I’ve spent the past couple of days of this long Thanksgiving weekend streaming Heroes, courtesy of NetFlix. The remainder of the afternoon will be whiled away with Volume 5, but there are a couple of things I’d like to mention before making the final drive toward the last several hours of plot reversals, adrenal effusions and bizarre surprises.
Richard Stallman’s paraphrasing of Stewart Brand’s pronouncement (that “…information wants to be free…”) starts with this:
On the one hand information wants to be expensive, because it’s so valuable. The right information in the right place just changes your life. On the other hand, information wants to be free, because the cost of getting it out is getting lower and lower all the time. So you have these two fighting against each other.
and goes here:
I believe that all generally useful information should be free. By ‘free’ I am not referring to price, but rather to the freedom to copy the information and to adapt it to one’s own uses… When information is generally useful, redistributing it makes humanity wealthier no matter who is distributing and no matter who is receiving.
The Brand proposition attributes intent to data that people value, while the Stallman revision restates the original premise as a personal committment to people. The difference is enormous, and Heroes manifests that disparity in the form of a contradiction. (Many contradictions strike a precisely negotiated balance between extreme terms in continuum.)
Heroes is a television show that was born in the midst of media-industry transition from old-school TV to new. It led a captive audience through a first season of exciting revelations concerning fictional characters that were designed to resemble our friends, our families, ourselves. It did this by cleverly withholding thematic information selectively while supplying visceral thrills, moral questions and an intimations of overarching mystery, season after season…without ever actually satisfying the audience hunger to know why Heroes exists as a compelling, fictional metaphor for ordinary human existence. And ultimately, it doesn’t. As the seasons roll on and on, the thimblesful of insight into the human predicament afforded by this television show don’t adequately feed the appetite of the information-hungry audience it created.
Ordinary people are elevated in the fourth season to places of importance that rival the super-able stars of the show. These ordinary people, like Annie the anal roommate become grist for the mill of Heroes plot lines and kill themselves, are incinerated, disemboweled or are otherwise sacrificed to the penurious dispensation of truly-useful information that’s held tight to the bosoms of writers, while the audience’ attention turns elsewhere.
The barrage of visceral thrills, intriguing moral and intellectual issues, character studies and evolutions…don’t justify waiting around for four years for the persistent denial of service to the fascination that turned us on to Heroes in the first place. What happens when several ordinary people discover special abilities in themselves? Eventually the layers of perplexity surrounding a television show that asks that question loses its impatient audience to less ambitious questions…because Heroes doesn’t provide much information that’s particularly useful to (ordinary) people, let alone us real folks who aren’t een remotely ordinary.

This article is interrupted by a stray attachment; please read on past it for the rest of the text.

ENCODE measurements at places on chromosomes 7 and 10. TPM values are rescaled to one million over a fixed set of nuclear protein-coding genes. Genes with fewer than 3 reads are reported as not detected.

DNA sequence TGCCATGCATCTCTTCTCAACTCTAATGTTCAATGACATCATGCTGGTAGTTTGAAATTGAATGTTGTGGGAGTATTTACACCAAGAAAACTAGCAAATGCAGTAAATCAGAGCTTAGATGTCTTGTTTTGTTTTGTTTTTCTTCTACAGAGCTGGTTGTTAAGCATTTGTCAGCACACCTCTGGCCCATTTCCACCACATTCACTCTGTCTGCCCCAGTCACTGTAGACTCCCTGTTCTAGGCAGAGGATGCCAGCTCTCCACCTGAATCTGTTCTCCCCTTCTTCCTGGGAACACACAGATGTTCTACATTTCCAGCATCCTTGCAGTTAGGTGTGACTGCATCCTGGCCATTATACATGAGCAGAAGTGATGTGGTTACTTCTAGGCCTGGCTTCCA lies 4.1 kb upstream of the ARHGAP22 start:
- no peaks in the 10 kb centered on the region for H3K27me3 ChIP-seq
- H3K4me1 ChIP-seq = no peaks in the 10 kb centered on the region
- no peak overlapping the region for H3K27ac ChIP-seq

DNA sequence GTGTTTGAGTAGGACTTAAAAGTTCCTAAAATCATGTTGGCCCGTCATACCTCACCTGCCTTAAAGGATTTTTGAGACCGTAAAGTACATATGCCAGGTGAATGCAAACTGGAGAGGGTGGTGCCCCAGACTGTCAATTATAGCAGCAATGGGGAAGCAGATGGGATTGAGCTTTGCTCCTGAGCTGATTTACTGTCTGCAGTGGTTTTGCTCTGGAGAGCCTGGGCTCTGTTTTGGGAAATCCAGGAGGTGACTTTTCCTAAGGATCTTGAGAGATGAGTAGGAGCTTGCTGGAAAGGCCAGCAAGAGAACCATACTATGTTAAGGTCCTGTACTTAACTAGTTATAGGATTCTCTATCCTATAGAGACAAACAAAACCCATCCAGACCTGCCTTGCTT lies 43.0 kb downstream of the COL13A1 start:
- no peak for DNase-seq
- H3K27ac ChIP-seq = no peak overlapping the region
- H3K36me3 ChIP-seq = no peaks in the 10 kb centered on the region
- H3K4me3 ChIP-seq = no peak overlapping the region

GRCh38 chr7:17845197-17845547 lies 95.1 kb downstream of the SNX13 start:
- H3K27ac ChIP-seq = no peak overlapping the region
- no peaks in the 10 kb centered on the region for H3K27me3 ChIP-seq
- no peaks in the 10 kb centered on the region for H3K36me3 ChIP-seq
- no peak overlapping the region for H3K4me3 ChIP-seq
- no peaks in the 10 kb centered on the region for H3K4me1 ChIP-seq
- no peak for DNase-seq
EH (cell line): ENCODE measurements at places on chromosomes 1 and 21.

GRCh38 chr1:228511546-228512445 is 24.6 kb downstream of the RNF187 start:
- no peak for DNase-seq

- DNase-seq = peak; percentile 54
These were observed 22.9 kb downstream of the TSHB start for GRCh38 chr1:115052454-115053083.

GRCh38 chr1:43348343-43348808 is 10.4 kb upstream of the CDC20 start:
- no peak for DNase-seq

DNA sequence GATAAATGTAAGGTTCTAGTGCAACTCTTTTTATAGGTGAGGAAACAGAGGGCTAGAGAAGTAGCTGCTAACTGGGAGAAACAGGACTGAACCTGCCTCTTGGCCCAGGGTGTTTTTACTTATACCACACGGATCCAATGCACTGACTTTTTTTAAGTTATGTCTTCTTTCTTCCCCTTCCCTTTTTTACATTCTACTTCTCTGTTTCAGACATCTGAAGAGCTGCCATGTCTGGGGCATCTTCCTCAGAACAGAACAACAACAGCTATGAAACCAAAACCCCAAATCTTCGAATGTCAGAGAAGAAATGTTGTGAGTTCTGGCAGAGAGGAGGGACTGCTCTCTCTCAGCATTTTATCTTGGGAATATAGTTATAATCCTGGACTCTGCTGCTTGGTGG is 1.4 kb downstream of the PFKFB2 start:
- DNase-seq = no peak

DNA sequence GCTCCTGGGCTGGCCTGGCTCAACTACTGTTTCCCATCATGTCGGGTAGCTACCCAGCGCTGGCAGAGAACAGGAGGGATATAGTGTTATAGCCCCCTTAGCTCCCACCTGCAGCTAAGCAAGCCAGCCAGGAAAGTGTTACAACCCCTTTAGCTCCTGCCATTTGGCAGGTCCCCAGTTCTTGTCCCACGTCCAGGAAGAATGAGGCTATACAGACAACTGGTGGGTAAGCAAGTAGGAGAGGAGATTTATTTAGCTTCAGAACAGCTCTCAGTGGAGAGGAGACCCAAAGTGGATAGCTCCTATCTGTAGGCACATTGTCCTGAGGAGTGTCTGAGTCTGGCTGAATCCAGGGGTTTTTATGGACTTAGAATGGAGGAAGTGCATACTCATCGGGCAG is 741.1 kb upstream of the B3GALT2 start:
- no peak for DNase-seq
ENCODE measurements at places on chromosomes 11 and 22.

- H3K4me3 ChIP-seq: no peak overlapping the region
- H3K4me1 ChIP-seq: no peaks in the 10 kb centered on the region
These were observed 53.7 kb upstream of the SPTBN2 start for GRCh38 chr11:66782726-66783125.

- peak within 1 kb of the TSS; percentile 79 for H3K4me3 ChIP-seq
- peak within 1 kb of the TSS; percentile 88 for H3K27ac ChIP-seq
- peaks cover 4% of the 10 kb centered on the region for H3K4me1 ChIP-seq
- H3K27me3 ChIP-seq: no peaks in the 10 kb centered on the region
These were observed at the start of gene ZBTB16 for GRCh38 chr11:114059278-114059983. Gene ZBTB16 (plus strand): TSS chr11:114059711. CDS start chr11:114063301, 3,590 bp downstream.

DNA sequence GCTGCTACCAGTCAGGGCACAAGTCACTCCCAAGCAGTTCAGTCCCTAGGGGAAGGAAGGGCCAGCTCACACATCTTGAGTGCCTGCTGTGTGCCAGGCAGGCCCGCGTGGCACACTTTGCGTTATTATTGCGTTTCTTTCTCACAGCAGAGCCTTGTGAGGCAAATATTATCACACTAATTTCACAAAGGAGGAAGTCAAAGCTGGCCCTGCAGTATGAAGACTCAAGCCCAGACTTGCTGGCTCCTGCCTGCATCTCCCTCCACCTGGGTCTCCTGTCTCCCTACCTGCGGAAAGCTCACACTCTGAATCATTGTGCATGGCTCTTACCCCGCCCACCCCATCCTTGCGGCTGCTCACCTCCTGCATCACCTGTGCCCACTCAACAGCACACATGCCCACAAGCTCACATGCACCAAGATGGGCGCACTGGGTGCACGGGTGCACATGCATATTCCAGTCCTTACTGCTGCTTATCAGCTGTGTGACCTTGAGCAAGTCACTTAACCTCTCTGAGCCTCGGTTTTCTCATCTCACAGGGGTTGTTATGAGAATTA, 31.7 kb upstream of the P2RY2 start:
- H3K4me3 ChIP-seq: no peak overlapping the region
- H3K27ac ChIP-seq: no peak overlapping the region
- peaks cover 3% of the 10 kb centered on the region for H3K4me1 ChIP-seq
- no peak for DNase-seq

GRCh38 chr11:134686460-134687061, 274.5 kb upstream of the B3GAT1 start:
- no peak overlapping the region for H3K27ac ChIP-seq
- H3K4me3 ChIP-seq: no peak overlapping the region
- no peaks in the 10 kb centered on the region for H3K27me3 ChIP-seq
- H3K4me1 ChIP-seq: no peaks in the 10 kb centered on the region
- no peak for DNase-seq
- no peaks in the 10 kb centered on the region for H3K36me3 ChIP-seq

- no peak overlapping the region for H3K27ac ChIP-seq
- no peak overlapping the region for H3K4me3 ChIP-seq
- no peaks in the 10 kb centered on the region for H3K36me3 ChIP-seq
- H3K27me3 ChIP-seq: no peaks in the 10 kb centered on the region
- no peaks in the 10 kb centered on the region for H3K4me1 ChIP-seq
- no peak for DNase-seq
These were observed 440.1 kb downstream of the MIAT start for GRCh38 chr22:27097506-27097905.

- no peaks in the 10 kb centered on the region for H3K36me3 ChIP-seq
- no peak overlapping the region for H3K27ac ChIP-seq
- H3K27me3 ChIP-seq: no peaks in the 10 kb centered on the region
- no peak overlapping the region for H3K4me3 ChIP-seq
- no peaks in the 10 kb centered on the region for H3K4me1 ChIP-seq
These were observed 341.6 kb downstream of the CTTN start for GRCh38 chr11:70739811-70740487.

Heroes hasn’t changed my life, and I don’t feel any wealthier, but do I find myself resenting its persistent refusal to service the premise that brought me to Heroes in the first place. There’s a point at which narrative complexity gets lost in narrative perplexity. Each of the seasons I’ve explored this weekend reaches that crisis by episode 5, when the Previously…On Heroes presents a ridiculously labyrinthine montage of memorable mysteries that always leads me to snort derisively at my stupidity in watching a show that promises to resolve straw-man mysteries it fabricates without ever resolving dick that’s truly meaningful beyond the fanciful confines of the show. Heroes is about Heroes. It’s bearing on real life is negligible compared to the investment of time and attention required to find it valuable weekly over several seasons, given that I’m having trouble staying interested in the course of a four-day weekend.
Jason Mittell’s landmark essay on Narrative Complexity needs rereading; the write environment DVD (featuring Joss Whedon and hosted by Jeffrey Berman) arrived in the mail yesterday, along with the Whedon/Jones Dr. Horrible prequel comic; Tim Minear on Breaking the Story and Joss’ remarks in The Master at Play…these things offer greater promise of deeper satisfactions between now and Monday than the balance of Heroes episodes remaining before me in Volume 5 of Season 4; a perplexing numbering system, too.
“My favorite procrastination is working on the sequel of the work I haven’t finished.”
— Joss Whedon to Jeffery Berman for The Write Environment